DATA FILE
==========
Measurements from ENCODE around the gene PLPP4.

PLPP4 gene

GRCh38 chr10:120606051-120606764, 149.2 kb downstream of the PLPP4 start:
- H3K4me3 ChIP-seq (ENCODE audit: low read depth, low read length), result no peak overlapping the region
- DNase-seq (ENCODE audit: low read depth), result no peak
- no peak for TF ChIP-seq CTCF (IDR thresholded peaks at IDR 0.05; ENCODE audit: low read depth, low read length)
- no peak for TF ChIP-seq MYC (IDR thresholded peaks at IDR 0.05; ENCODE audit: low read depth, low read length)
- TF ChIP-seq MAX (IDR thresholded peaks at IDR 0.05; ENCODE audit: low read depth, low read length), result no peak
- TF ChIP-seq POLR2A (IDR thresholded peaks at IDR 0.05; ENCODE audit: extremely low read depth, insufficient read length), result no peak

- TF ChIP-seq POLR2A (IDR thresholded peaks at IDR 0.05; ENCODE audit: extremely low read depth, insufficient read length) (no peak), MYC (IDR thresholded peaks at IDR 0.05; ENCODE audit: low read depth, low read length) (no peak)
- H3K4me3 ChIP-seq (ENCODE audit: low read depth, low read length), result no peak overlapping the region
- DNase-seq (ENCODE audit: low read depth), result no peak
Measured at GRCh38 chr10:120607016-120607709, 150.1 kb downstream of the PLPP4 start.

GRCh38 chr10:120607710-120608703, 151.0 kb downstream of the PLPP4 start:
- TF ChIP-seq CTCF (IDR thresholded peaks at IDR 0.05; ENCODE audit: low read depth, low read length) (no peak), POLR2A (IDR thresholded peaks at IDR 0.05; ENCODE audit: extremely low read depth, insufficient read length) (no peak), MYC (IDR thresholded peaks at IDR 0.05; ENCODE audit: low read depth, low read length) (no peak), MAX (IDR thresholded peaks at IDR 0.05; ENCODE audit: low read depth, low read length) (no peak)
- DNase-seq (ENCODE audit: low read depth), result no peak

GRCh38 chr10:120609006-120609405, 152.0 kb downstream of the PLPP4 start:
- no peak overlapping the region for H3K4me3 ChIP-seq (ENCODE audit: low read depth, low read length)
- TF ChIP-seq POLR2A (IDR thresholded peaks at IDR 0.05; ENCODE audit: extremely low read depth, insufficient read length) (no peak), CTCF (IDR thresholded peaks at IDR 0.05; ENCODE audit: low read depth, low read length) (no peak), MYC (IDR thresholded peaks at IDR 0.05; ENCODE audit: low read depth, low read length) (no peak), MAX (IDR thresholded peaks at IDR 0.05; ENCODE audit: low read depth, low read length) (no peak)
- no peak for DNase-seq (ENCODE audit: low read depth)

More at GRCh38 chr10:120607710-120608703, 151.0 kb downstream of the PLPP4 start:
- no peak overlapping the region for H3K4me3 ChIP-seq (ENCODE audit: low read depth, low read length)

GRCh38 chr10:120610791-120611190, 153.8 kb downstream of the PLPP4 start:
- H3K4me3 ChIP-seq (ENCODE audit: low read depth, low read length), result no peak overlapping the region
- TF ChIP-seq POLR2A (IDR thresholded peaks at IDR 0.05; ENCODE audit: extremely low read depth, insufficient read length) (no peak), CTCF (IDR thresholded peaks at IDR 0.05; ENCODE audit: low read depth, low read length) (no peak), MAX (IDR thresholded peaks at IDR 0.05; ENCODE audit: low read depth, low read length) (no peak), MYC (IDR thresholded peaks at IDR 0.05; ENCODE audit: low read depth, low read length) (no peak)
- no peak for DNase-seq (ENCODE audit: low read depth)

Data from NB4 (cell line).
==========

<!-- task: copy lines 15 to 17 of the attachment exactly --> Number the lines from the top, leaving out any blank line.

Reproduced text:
- TF ChIP-seq CTCF (IDR thresholded peaks at IDR 0.05; ENCODE audit: low read depth, low read length) (no peak), POLR2A (IDR thresholded peaks at IDR 0.05; ENCODE audit: extremely low read depth, insufficient read length) (no peak), MYC (IDR thresholded peaks at IDR 0.05; ENCODE audit: low read depth, low read length) (no peak), MAX (IDR thresholded peaks at IDR 0.05; ENCODE audit: low read depth, low read length) (no peak)
- DNase-seq (ENCODE audit: low read depth), result no peak

GRCh38 chr10:120609006-120609405, 152.0 kb downstream of the PLPP4 start: